Originally published at Bitch Flicks.
I cannot tell you how ecstatic I am to see Lena Dunham’s new HBO series Girls. I mean, April 15th…hurry up and get here already damnit! After the first 3 episodes received rave reviews at SXSW, the buzz swirling around the indie darling’s new show has grown even louder. And with good reason.
From the trailer, here are just a few of the clever lines that made me laugh out loud:
“I’ve been dating someone who treats my heart like it’s monkey meat.”
“I think I may be the voice of my generation. Or at least, a voice of a generation.”
“This is why you have no friends from pre-school.”
“I have a lot of friends from pre-school. I’m just not speaking to them right now.”
“You could not pay me enough to be 24 again.”
“Well, they’re not paying me at all.”
Created by the ridiculously talented Dunham, who wrote, directed and starred in Tiny Furniture, and executive produced by Judd Apatow and Jenni Konner, some have called Girls a “game-changer” and claim it “solidifies Dunham’s place as a bold new voice in American comedy.” Considering there’s so few leading roles for women, so few films or series that showcase female friendships and even fewer women in Hollywood write and direct, it’s refreshing to see Dunham spearhead an HBO series.
Explaining her motivation to create Girls, Dunham said:
“I felt like there wasn’t a pop culture mirror reflecting girl my age experiencing the trials and tribulations of being female at this specific time.”
Dunham plays editorial intern and aspiring writer Hannah, “a post-college Brooklynite with big if uncertain ambitions, a perpetual lack of money and a coterie of friends with personal lives as jumbled and complicated as her own.” While Dunham’s vision – she writes, directs and stars in Girls – this appears to be very much a female ensemble. The other female characters include Marnie (Alison Williams), Hannah’s “seemingly perfect,” “more put-together roommate” working at a PR firm looking to practice environmental law; Jessa (Jemima Kirke), a “headstrong,” “loosey-goosey free spirit” who yearns to be an artist/educator; and Jessa’s “innocent” cousin Shoshanna (Zosia Mamet).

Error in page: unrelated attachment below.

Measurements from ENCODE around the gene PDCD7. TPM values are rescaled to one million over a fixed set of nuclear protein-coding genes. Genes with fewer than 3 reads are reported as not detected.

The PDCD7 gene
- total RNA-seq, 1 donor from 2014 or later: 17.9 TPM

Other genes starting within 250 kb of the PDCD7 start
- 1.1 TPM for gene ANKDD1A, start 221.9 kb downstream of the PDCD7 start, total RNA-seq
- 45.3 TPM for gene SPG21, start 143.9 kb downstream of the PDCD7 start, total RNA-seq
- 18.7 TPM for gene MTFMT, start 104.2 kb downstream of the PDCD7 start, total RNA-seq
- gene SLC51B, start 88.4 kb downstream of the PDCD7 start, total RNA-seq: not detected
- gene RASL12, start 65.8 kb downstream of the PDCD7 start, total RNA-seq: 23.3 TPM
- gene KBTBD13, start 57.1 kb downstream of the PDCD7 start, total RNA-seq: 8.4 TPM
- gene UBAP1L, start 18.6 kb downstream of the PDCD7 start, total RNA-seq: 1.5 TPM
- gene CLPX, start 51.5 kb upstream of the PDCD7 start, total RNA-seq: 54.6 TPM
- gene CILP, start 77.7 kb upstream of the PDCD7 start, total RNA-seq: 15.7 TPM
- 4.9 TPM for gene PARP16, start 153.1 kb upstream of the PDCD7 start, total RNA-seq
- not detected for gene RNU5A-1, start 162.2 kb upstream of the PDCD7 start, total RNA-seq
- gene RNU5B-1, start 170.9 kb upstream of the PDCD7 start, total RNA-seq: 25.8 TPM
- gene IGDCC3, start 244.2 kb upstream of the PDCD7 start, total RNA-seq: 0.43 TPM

“These characters are a really funny mix of sort of highly educated and very naïve…Every woman I know is such a bundle of contradictions. It was so important to me that there could be a girl who was confident but sex made her incredibly anxious, or a girl who respected herself but was using sex to push boundaries to understand herself better.”
As to why the show is called “Girls” and not “Women,” which I gotta admit is probably the one thing that irked me about the show (I hate the infantilizing term “girls” for grown ass women), Dunham says the female characters wouldn’t self-identify as “women” yet and occupy “that specific in-between space (not a girl, not yet a woman).” Okay, that makes sense.